Human-induced changes on the natural environment.
the science of making maps.
the study of the interactions between societies and the natural environments they live in
the human-modified natural landscape specifically containing the imprint of a particular culture or society
Earth System Science
the interaction between the earth's physical systems and processes on a global scale.
The intersection between human and physical geography, which explores the spatial impacts humans have on the physical environment and vice versa.
The head librarian at Alexandria during the third century B.C.; he was one of the first cartographers. Performed a remarkably accurate computation of the earth's circumference. He is also credited with coining the term "geography".
Name given to crescent-shaped area of fertile land stretching from the lower Nile valley, along the east Mediterranean coast, and into Syria and present-day Iraq where agriculture and early civilization first began about 8000 B.C.
Geographical Information Systems
A set of computer tools used to capture, store, transform, analyze, and display geographic data.
Global Positioning System
A set of satellites used to help determine location anywhere on the earth's surface with a portable electronic device.
pertaining to the unique facts or characteristics of a particular place
George Perkins Marsh
his classic work, Man and Nature, or Physical Geography as Modified by Human Action, provided the first description of the extent to which natural systems had been impacted by human actions. and was the first enviormentalist
The physical landscape or environment that has not been affected by human activities.
Concepts or rules that can be applied universally
he claimed that geography drew from four distinct traditions; the earth-science tradition, the culture-enviroment tradition, the locational tradition, and the area-analyis tradition
where and why natural forces occur as they do.
Roman geographer-astronomer and author of Guide to Geography which included maps containing a grid system of latitude and longitude.
Data associated with a more humanistic approach to geography, often collected through interviews, empirical observations, or the interpretation of texts, artwork, old maps, and other archives.
Data associated with mathematical models and statistical techniques used to analyze spatial location and association.
A period in human geography associated with the widespread adoption of mathematical models and statistical techniques.
A territory that encompasses many places that share similar attributes (may be physical, cultural, or both) in comparison with the attributes of places elsewhere.
The study of geographic regions.
Observation and mathematical measurement of the earth's surface using aircraft and satellites. The sensors include both photographic images, thermal images, multispectral scanners, and radar images.
coined the term natural landscape.
Sense of Place
Feelings evoked by people as a result of certain experiences and memories associated with a particular place.
An intellectual framework that looks at the locations of specific events, how and why that event is , and, finally, how it is spatially related to event in other place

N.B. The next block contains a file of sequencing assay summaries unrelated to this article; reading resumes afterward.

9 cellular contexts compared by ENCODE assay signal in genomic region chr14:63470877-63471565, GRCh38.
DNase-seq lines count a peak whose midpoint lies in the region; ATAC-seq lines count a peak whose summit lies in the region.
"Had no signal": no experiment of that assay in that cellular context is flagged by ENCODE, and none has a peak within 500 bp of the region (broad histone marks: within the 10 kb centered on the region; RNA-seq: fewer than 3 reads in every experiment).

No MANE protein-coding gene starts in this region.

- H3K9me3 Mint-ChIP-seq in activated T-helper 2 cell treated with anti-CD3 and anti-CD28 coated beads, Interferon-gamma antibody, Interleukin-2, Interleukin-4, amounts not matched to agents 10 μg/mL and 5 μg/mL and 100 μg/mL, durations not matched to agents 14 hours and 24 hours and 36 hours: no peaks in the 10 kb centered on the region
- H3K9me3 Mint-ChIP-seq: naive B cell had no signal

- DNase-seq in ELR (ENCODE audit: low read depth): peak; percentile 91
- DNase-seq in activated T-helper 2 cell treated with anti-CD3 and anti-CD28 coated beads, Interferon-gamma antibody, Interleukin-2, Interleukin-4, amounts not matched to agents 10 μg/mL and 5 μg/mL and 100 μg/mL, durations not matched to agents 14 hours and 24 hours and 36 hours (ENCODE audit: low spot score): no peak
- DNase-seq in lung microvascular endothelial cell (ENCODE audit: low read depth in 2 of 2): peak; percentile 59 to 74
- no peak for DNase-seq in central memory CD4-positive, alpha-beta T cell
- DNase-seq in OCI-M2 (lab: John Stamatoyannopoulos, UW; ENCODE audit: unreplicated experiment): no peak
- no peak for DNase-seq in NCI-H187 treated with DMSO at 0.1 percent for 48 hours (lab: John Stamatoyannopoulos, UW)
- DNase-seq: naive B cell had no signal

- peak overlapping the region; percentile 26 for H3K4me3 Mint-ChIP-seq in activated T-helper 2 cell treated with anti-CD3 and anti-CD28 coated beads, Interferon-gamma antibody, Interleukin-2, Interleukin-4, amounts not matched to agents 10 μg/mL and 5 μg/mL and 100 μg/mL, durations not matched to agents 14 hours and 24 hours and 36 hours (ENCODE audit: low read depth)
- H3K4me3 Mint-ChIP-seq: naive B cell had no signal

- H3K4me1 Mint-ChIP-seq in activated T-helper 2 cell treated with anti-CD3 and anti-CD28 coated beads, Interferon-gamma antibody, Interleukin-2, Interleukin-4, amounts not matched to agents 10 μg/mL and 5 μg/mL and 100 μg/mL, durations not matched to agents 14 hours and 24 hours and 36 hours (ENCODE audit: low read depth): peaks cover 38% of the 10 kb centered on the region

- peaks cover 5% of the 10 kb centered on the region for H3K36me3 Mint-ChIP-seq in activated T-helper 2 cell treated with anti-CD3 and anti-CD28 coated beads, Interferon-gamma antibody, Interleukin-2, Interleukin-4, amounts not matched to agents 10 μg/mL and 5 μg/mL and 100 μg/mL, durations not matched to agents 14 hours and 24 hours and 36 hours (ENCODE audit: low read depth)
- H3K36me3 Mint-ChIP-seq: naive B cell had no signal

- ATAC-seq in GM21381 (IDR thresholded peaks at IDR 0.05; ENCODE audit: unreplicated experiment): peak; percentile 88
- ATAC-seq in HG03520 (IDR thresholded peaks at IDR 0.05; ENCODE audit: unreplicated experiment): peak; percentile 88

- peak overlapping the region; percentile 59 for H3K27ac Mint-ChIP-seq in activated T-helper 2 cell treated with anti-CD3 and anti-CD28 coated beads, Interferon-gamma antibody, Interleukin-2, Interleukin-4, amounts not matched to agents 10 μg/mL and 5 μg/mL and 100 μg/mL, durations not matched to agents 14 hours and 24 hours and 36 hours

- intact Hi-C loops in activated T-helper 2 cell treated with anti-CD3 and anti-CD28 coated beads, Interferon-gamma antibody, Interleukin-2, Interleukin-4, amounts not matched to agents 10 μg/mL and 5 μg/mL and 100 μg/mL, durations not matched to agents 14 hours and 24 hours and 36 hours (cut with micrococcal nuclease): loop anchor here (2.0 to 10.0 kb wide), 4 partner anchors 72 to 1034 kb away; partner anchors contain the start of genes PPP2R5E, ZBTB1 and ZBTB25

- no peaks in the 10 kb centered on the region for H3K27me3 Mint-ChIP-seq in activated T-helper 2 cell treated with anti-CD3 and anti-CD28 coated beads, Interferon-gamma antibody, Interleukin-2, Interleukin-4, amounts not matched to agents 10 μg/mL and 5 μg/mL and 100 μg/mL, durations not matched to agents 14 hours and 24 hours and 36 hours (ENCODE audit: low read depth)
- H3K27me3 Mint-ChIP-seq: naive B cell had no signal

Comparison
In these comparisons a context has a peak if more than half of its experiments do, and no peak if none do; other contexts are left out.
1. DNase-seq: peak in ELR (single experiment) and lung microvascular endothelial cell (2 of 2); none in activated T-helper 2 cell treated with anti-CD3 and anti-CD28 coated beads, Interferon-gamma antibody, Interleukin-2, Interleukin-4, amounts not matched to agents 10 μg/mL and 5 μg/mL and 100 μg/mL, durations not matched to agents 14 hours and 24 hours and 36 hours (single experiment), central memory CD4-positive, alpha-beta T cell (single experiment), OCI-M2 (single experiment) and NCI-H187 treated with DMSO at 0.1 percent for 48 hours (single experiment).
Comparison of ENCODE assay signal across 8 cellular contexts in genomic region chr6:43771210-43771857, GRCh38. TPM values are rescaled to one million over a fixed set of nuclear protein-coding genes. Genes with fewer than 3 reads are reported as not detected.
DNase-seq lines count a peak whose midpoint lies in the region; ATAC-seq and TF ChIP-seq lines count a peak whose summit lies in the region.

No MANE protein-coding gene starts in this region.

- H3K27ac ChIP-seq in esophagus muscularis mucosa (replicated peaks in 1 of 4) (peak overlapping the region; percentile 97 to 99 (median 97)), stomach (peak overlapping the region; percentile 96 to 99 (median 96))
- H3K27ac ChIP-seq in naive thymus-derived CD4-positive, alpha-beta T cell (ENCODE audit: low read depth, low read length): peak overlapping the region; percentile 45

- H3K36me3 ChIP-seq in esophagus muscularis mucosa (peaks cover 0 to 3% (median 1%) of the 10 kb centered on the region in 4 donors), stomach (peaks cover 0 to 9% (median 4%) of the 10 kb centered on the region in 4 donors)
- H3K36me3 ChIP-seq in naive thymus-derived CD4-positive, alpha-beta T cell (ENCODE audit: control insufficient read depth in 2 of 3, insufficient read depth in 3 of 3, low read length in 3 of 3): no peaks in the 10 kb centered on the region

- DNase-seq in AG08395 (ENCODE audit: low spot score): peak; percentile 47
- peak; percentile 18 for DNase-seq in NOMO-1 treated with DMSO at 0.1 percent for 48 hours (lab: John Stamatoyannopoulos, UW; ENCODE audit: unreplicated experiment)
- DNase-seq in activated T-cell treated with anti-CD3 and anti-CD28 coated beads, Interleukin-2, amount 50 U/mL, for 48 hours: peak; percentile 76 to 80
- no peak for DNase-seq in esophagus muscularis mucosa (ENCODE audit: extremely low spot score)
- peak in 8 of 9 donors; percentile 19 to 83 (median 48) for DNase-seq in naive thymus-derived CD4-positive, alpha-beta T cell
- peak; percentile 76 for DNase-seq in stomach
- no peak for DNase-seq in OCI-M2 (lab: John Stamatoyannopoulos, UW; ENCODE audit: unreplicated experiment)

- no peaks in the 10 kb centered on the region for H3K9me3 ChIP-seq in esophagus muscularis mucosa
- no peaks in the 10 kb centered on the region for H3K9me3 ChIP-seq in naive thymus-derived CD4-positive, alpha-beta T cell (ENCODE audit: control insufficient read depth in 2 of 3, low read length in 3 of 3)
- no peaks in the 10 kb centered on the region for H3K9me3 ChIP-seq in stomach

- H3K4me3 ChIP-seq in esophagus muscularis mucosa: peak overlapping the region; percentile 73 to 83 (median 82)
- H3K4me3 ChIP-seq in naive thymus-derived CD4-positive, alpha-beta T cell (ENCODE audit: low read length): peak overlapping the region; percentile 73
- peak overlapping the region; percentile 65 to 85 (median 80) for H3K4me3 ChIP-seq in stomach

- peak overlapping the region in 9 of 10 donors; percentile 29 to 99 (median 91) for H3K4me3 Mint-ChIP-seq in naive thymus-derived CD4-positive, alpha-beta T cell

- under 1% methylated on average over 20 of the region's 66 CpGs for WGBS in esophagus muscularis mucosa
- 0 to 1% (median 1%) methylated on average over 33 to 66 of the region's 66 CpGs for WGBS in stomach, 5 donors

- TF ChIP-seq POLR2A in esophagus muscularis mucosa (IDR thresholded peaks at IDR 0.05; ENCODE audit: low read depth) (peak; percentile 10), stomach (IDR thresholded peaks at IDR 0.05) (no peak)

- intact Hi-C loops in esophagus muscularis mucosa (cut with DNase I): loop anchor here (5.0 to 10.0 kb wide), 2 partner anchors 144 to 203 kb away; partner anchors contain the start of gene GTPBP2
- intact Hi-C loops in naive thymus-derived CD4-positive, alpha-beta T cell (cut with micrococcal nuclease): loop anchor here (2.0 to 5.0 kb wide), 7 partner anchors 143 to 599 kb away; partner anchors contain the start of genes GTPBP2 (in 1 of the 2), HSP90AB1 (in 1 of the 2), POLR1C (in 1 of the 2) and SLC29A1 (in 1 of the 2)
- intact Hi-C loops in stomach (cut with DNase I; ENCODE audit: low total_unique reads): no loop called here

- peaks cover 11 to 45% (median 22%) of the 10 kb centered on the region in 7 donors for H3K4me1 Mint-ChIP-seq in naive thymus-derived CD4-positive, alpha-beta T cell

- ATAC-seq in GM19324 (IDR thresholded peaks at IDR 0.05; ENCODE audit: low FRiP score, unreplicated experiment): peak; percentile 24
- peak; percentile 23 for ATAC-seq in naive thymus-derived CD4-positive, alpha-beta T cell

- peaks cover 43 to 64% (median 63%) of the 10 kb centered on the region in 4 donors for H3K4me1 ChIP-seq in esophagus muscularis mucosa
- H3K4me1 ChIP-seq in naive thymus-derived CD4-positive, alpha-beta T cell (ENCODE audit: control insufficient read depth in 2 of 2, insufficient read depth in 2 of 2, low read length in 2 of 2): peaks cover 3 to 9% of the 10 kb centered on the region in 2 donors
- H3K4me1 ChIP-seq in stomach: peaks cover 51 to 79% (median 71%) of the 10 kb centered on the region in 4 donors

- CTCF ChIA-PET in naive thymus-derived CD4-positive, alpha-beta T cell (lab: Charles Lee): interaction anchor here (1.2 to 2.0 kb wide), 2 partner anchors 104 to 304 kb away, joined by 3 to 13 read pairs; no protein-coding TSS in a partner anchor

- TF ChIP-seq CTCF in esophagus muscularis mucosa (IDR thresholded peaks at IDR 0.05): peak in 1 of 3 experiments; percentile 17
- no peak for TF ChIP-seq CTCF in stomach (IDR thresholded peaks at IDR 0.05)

The concept of using the earth's resources in such they provide for people's needs in the present without diminishing ability to provide for future generations.
The study of the earth's integrated systems as a whole, instead of focusing on particular phenomena in a single place.
Individual maps of specific features that are overlaid on one another in a Geographical Information System to understand and analyze a spatial relationship.
an area that people believe exists as part of their cultural identity.
The distance that can be measured with a standard unit length, such as a mile or kilometer.
the exact position of an object or place, measured within the spatial coordinates of a grid system
The relative ease with which a destination may be reached from some other place.
A map projection in which the plane is the most developable surface.
the outer edge of a city's sphere of influence, used in the law of retail gravitation to describe the area of a city's hinterlands that depend on that city for its retail supply
A map on which statistical information is shown in diagrammatic form.
A thematic map that uses tones or colors to represent data as average values per unit area.
A mental representation of one's physical environment.
The actual or potential relationship between two places, usually referring to economic interactions
the degree of economic, social, cultural, or political connection between two places
The spread of a disease, innovation, or cultural traits through direct contact with another person or another place.
A standard grid, composed of lines of latitude and longitude, used to determine the absolute location of any object, place, or feature on the earth's surface
Distance Decay Effect
The decrease in interaction between two phenomena, places, or people as the distance between them increases.
Thematic maps that use points to show the precise locations of specific observations or occurrences, such as crimes, car accidents, or births.
The spread of ideas, innovations, fashion, or other phenomena to surrounding areas through contact and exchange.
Friction of Distance
A measure of how much absolute distance affects the interaction between two places.